Operators banking on huge discounts
Outbound tour operators are offering extraordinarily cheap tour packages to South Korea and Japan as a way to cut losses from the coronavirus outbreak amid fears that returnees could carry the virus back home.
The last-minute deals, known as Pro Fai Mai (burning hot packages), require customers to make a quick decision if interested in the extremely deep discount. After purchase, they must rapidly pack and go on the trip within a few days or immediately.
"These packages are tools for surviving during a tough time," said Thanapol Cheewarattanaporn, president of the Thai Travel Agents Association (TTAA). "Heavy discounts on the selling price mean that operators are already in trouble. They would rather cut losses at any price than lose all their investment."
But he said the strategy may not help amid the coronavirus outbreak because most packages are for high-risk countries like Japan and South Korea.
Two returnees from a trip to Hokkaido were confirmed to be infected with the virus on Wednesday.
Mr Thanapol said Thai authorities never issue directives prohibiting people from travelling to high-risk destinations.
The Pro Fai Mai packages become available when airlines allow independent travellers to postpone, reroute or cancel flights but don't apply the same rules to group tickets purchased by tour operators.
Some tour companies also face a double difficulty in dealing with hotels that refuse to return the deposit.
When the travel date planned for a tour group approaches, the tour companies have no choice but to offer cheap packages as a last-ditch bid to avoid losing all their money.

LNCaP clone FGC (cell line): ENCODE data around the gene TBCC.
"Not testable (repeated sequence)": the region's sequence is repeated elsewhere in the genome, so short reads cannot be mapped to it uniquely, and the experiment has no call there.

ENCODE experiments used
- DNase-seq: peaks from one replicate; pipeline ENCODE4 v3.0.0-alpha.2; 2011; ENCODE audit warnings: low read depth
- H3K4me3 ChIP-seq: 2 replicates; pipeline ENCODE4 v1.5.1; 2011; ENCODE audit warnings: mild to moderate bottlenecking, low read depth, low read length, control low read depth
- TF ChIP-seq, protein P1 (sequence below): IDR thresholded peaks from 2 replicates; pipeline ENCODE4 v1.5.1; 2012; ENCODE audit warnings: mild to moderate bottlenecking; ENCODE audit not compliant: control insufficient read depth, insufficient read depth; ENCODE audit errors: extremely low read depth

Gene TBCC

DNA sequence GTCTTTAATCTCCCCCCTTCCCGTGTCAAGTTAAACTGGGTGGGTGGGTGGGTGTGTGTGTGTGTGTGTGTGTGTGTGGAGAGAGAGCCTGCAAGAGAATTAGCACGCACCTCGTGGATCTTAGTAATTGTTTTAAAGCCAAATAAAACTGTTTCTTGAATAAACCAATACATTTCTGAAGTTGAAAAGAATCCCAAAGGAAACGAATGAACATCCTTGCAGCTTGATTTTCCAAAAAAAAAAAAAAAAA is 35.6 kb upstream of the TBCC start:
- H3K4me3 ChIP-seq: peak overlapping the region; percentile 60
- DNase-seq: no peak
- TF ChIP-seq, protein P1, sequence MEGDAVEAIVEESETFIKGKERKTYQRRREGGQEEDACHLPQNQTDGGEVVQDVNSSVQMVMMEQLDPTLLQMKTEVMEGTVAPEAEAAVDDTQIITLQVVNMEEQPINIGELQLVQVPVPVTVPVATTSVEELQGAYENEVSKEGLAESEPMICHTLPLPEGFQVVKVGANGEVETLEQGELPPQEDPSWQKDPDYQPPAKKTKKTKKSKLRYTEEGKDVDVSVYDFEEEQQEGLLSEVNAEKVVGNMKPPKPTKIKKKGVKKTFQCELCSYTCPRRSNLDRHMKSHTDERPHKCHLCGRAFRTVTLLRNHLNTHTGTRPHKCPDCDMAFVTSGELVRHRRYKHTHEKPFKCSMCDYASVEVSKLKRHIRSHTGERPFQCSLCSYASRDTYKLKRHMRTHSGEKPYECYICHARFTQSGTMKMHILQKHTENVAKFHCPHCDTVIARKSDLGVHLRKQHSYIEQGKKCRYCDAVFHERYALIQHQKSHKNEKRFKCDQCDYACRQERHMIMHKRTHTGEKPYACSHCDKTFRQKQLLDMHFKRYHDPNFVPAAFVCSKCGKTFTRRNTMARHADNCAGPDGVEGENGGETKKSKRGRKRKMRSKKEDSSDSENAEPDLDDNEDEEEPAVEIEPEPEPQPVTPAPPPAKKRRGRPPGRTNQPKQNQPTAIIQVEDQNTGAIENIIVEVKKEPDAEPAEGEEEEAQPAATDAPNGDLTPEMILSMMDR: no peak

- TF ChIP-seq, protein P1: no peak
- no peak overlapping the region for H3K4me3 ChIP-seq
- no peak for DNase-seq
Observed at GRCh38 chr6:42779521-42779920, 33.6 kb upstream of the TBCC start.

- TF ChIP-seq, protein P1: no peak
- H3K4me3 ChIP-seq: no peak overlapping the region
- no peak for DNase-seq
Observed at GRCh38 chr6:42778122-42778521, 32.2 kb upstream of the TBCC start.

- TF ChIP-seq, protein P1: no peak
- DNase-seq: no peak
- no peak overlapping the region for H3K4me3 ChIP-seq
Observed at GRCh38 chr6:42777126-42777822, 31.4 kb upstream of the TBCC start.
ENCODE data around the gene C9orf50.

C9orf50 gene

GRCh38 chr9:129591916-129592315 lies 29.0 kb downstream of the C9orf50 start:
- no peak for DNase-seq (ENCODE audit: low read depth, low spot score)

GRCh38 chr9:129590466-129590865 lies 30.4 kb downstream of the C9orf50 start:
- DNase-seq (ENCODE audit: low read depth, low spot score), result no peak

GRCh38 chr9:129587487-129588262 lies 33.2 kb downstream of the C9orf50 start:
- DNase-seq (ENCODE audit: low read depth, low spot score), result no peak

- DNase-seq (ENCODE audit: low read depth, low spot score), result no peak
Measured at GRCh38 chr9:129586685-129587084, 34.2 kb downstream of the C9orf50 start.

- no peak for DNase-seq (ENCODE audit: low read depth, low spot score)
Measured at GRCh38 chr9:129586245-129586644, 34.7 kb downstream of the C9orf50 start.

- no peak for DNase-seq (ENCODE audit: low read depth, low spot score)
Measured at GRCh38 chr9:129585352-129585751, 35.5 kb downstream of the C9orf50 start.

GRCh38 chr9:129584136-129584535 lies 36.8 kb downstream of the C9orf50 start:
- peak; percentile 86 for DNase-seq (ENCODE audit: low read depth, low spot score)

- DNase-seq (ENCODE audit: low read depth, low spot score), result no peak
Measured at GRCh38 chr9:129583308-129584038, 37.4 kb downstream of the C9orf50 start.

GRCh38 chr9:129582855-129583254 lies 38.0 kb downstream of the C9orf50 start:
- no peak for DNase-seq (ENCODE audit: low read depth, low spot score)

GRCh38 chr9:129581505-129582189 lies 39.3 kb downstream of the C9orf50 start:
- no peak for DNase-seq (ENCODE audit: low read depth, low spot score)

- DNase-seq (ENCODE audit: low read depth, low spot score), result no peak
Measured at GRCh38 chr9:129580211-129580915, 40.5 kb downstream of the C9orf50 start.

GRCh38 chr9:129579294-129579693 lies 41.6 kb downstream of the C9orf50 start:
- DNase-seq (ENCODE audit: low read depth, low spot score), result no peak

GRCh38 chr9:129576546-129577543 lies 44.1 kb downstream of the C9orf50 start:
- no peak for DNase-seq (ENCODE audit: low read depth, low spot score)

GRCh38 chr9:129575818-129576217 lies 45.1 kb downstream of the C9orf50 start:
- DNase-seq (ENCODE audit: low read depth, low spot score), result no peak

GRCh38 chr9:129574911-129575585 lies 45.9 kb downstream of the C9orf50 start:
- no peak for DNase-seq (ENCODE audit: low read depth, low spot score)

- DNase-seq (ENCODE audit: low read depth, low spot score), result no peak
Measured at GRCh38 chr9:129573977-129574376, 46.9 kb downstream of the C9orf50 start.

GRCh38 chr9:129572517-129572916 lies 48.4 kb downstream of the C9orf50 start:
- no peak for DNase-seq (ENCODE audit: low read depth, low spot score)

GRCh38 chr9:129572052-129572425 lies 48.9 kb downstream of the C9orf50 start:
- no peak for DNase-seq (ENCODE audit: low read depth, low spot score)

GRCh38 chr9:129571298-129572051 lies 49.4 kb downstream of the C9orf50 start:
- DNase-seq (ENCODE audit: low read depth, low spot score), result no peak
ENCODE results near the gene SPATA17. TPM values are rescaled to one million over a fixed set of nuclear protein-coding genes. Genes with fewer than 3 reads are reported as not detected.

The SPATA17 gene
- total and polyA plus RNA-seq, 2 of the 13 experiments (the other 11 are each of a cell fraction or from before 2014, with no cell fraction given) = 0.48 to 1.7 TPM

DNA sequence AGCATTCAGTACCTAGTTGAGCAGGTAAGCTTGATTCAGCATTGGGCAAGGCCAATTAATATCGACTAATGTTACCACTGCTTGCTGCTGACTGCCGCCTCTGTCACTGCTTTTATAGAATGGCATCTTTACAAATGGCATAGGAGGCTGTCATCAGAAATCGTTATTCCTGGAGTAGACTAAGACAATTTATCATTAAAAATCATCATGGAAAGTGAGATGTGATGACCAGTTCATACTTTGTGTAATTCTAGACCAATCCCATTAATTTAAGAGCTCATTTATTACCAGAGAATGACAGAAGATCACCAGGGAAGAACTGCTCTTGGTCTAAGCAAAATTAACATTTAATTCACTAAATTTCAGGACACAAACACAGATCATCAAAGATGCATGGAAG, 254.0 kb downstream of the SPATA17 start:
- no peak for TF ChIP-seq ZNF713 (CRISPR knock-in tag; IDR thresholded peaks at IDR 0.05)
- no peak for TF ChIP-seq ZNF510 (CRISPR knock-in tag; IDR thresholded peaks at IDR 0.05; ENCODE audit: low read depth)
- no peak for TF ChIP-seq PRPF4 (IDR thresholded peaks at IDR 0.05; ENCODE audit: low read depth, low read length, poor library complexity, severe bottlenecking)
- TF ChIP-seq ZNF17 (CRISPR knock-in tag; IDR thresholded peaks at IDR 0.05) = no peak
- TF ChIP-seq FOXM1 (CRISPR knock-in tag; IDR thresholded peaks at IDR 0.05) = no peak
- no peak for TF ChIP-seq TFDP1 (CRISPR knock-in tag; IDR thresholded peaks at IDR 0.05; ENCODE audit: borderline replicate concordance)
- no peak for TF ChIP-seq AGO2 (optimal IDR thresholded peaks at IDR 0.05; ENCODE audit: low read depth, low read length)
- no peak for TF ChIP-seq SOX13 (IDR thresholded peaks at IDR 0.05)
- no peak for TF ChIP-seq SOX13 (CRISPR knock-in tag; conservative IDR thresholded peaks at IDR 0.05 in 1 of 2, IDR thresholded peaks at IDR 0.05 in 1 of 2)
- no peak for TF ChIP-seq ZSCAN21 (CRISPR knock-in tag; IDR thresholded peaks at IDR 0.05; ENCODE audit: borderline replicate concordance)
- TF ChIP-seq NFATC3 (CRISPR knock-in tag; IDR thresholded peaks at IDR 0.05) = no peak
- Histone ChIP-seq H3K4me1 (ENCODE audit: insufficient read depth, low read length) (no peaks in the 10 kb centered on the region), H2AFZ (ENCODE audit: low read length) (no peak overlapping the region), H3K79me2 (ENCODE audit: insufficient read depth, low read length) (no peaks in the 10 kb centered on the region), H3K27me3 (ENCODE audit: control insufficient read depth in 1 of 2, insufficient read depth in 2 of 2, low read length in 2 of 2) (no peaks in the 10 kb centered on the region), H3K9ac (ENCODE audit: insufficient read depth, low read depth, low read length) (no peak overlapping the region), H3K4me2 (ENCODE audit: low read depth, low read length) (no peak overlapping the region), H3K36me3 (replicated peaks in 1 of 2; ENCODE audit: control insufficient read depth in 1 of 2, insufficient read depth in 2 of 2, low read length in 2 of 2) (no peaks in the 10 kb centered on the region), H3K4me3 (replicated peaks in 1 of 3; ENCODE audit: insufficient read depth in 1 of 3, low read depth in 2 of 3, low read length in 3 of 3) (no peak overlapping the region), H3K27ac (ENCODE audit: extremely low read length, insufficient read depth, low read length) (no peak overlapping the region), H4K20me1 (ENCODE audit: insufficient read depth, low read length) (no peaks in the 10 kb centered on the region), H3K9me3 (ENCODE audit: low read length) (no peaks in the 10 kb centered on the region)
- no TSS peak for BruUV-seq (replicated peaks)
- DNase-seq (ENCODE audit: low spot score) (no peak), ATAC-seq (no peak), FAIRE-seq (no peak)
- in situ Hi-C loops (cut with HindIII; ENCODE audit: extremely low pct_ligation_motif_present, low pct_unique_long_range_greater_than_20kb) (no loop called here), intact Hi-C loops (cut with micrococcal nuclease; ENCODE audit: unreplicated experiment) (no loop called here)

There are also customers who already booked packages in advance and have to continue as planned because they cannot get a refund when airlines still operate under the same schedule.
"Even though we proposed plenty of measures to the government, there have been no concrete plans since the start of epidemic at the end of January until now," Mr Thanapol said.
Anake Srishevachart, honorary adviser to the TTAA, said tour packages are at the lowest prices he's ever seen. For example, the Hokkaido tour to Japan is now available for 9,000 baht.
To his surprise, some customers have insisted on purchasing Korean packages for as little as 3,000 baht despite serious warnings from Thailand's Public Health Ministry.
Mr Anake said wholesalers and retailers will attend a meeting hosted by the Tourism Department today to devise solutions to the problem.
The first round of meetings between tour operators and low-cost carriers last week ended with requests for airlines to extend the deadline of new seat allocation from June to the end of the year, as tour operators are concerned that the virus impact will linger.
Meanwhile, Tourism and Sports Minister Phiphat Ratchakitprakarn proposed a compromise on the issue: airlines can allow group tours to postpone their trips, but operators must inform airlines about new date bookings in advance.
It's impossible for the ministry to stop any group from travelling to high-risk destinations, he said, unless those countries decide to shut themselves down like China.